Everyday Technology: Machines and the Making of India's Modernity: Machines and the Making of India's Modernity (science.culture)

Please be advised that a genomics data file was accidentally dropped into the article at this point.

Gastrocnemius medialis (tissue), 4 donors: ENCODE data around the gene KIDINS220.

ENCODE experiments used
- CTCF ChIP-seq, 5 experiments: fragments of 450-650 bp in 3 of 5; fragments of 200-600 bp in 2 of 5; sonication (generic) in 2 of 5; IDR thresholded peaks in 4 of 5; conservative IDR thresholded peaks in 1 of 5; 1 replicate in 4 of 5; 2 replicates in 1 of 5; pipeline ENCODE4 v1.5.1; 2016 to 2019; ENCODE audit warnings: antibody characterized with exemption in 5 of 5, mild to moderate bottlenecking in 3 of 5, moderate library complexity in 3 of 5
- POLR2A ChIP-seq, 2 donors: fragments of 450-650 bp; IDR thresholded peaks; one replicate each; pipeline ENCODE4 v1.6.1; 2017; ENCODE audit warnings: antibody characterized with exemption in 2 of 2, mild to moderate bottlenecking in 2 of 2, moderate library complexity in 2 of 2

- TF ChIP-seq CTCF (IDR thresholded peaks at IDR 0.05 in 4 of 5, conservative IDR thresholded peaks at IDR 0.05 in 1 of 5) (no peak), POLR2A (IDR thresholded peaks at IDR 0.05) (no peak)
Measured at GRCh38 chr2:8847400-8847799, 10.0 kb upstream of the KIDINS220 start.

In 1909 Mohandas Karamchand Gandhi, on his way back to SouthAfrica from London, wrote his now celebrated tract HindSwaraj, laying out his vision for the future of India andfamously rejecting the technological innovations of Westerncivilization. Despite his protestations, Western technology enduredand helped to make India one of the leading economies in ourglobalized world. Few would question the dominant role thattechnology plays in modern life, but to fully understand how Indiafirst advanced into technological modernity, argues David Arnold,we must consider the technology of the everyday.Everyday Technology is a pioneering account of howsmall machines and consumer goods that originated in Europe andNorth America became objects of everyday use in India in the latenineteenth and early twentieth centuries. Rather than investigate"big" technologies such as railways and irrigation projects, Arnoldexamines the assimilation and appropriation of bicycles, ricemills, sewing machines, and typewriters in India, and follows theirimpact on the ways in which people worked and traveled, the clothesthey wore, and the kind of food they ate. But the effects of thesemachines were not limited to the daily rituals of Indian society,and Arnold demonstrates how such small-scale technologies becameintegral to new ways of thinking about class, race, and gender, aswell as about the politics of colonial rule and Indiannationhood.Arnold's fascinating book offers new perspectives on theglobalization of modern technologies and shows us that to trulyunderstand what modernity became, we need to look at the everydayexperiences of people in all walks of life, taking stock of howthey repurposed small technologies to reinvent their world andthemselves.